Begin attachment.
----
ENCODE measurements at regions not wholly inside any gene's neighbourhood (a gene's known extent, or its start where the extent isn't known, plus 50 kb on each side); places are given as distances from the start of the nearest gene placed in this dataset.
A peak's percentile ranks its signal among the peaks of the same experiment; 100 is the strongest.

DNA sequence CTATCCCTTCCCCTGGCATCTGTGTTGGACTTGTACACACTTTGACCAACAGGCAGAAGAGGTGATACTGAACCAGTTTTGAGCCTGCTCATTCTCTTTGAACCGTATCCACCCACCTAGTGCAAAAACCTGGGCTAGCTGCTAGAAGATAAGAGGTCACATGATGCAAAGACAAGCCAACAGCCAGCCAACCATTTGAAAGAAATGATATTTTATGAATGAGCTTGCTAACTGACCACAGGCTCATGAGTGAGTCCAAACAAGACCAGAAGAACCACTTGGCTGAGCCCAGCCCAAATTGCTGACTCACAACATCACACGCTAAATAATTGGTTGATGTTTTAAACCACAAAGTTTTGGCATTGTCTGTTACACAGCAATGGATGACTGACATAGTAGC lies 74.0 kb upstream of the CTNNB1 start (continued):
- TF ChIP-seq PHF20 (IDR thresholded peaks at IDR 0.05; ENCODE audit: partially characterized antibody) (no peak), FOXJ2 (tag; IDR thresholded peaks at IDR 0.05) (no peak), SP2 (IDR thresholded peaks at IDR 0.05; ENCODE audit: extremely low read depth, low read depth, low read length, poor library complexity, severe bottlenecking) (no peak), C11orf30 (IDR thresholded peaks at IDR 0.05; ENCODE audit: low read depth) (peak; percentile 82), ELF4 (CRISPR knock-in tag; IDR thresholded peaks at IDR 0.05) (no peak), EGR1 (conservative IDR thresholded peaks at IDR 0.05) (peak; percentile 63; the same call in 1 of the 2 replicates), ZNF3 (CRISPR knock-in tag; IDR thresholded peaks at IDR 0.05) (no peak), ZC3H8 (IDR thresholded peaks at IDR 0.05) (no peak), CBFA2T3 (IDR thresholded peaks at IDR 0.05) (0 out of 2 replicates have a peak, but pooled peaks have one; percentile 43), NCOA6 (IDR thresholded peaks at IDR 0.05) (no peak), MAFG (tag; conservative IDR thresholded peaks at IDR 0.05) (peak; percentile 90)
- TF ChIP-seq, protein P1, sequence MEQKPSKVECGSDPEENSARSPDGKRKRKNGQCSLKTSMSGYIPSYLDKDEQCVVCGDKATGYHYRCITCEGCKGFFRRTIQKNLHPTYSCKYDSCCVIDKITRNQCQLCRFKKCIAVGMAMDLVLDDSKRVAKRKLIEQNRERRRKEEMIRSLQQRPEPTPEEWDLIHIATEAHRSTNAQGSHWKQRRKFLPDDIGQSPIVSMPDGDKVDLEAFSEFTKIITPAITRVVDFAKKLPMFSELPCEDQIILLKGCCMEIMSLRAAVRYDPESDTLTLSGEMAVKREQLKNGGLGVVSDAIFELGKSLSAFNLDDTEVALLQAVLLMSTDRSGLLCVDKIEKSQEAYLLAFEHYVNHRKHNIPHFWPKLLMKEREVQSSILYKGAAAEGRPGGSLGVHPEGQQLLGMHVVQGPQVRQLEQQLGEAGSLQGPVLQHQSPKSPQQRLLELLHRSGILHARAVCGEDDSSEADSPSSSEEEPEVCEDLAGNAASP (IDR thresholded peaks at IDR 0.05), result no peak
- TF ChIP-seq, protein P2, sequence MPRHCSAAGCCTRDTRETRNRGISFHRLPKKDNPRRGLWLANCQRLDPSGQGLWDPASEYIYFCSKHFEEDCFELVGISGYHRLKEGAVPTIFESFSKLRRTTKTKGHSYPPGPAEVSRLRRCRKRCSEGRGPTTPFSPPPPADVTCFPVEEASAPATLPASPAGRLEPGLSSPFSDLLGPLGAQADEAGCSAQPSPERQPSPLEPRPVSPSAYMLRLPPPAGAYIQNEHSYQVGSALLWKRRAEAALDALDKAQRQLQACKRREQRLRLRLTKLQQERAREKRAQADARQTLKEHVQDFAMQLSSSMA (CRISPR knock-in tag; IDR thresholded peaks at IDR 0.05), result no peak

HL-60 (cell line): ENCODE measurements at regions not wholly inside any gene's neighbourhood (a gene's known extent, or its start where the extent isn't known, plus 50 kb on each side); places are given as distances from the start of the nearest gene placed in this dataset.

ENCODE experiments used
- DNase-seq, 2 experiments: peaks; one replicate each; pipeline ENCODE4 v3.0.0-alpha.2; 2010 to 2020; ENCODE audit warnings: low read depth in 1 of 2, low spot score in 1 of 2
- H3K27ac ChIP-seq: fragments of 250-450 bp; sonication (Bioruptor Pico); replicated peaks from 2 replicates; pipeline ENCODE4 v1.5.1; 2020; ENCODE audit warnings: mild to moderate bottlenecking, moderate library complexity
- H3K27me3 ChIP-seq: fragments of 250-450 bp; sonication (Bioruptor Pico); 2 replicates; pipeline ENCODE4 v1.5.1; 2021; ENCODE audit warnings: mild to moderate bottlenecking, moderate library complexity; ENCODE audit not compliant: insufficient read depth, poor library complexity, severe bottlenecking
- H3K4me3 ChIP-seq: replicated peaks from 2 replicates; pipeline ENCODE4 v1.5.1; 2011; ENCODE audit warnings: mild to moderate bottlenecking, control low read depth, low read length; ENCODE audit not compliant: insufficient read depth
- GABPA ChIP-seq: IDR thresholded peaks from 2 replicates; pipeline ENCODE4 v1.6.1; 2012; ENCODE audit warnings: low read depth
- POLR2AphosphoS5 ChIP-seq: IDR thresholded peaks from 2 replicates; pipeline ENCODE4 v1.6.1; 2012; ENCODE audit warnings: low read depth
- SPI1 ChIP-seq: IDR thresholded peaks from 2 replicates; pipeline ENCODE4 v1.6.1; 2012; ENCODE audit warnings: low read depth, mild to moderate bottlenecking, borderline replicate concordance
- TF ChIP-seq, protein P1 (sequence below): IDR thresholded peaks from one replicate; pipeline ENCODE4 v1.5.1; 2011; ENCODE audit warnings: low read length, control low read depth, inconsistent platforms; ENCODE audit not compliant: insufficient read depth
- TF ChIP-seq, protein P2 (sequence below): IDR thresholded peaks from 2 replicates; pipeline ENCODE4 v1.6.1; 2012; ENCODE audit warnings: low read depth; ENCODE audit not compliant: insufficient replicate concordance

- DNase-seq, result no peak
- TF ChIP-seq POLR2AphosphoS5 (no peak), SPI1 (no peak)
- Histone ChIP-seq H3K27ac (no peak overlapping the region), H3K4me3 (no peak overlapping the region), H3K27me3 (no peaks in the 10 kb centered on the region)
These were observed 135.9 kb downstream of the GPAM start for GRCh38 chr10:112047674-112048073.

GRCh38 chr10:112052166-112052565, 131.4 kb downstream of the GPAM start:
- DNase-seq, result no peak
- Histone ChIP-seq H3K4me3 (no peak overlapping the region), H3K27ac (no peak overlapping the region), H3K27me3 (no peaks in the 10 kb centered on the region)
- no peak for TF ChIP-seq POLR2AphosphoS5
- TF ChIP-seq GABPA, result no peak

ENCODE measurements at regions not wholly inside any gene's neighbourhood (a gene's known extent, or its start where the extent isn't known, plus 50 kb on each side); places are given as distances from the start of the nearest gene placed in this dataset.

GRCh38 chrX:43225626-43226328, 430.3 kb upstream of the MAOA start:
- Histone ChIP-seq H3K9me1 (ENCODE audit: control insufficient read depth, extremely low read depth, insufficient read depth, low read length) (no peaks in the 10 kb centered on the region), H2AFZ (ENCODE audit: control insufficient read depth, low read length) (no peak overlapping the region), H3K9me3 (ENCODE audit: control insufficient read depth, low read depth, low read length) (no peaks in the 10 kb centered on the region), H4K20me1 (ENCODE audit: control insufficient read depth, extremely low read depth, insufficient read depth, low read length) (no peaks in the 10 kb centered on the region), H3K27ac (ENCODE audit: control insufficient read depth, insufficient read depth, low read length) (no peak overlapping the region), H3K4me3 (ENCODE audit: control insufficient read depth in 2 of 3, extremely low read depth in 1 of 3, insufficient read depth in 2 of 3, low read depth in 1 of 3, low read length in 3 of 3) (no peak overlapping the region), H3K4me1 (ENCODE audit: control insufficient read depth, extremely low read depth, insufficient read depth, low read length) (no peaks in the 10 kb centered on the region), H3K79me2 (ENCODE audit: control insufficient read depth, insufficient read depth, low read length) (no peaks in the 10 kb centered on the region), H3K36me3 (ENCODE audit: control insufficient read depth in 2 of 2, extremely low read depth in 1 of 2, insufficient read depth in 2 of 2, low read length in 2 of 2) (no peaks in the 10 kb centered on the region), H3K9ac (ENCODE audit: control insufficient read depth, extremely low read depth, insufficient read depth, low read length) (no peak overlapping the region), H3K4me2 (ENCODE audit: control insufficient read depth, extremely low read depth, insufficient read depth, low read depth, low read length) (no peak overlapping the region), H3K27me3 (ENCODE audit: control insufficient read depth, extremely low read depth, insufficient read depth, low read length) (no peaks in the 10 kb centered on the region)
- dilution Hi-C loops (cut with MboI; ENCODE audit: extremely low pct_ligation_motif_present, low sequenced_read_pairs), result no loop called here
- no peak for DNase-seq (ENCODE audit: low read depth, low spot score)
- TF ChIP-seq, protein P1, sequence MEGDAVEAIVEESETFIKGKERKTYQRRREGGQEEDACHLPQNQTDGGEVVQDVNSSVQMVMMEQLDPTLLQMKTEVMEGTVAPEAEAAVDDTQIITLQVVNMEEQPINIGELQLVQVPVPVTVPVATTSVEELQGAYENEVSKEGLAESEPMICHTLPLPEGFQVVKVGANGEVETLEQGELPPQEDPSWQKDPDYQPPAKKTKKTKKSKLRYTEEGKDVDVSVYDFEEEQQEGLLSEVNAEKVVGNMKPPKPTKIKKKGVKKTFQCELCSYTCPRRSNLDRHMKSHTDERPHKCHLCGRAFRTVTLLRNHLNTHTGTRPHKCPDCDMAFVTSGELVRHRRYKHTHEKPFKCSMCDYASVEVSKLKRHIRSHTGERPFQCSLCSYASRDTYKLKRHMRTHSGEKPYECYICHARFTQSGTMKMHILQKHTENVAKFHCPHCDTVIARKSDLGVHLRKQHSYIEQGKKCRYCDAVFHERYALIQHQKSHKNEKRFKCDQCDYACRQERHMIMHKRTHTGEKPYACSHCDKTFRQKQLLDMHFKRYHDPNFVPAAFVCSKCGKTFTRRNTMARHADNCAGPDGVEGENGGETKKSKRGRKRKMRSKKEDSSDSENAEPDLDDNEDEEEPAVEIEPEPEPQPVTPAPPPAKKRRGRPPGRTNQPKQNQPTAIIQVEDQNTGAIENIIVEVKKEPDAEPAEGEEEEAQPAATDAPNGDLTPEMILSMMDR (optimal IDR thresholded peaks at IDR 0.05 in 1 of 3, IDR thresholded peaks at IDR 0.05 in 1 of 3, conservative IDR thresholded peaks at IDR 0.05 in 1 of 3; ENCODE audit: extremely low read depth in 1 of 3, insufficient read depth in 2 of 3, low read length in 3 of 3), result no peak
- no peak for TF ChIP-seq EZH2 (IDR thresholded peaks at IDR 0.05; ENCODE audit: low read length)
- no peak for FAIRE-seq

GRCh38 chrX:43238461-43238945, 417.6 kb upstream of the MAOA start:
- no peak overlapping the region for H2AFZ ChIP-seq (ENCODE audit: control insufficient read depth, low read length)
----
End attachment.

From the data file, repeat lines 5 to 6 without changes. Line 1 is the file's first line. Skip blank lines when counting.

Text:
- TF ChIP-seq, protein P1, sequence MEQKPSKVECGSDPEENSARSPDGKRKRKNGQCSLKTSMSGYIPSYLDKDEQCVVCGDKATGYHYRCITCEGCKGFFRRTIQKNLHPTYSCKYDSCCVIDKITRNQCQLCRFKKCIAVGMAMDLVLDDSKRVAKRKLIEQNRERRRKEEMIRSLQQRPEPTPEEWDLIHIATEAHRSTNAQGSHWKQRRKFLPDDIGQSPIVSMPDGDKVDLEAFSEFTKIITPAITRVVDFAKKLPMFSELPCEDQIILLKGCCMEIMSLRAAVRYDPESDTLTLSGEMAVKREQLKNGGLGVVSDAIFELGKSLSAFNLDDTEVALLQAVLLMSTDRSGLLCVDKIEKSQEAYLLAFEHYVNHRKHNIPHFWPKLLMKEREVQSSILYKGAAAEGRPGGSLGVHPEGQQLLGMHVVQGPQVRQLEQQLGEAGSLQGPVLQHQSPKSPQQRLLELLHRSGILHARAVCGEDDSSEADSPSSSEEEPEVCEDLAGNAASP (IDR thresholded peaks at IDR 0.05), result no peak
- TF ChIP-seq, protein P2, sequence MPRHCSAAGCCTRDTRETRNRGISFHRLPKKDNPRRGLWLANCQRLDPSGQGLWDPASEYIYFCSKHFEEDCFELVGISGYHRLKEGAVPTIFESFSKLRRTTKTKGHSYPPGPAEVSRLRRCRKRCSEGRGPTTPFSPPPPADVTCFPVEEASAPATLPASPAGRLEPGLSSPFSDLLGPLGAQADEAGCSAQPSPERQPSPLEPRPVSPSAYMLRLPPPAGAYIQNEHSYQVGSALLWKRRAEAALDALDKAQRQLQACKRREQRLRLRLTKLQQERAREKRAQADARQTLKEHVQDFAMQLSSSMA (CRISPR knock-in tag; IDR thresholded peaks at IDR 0.05), result no peak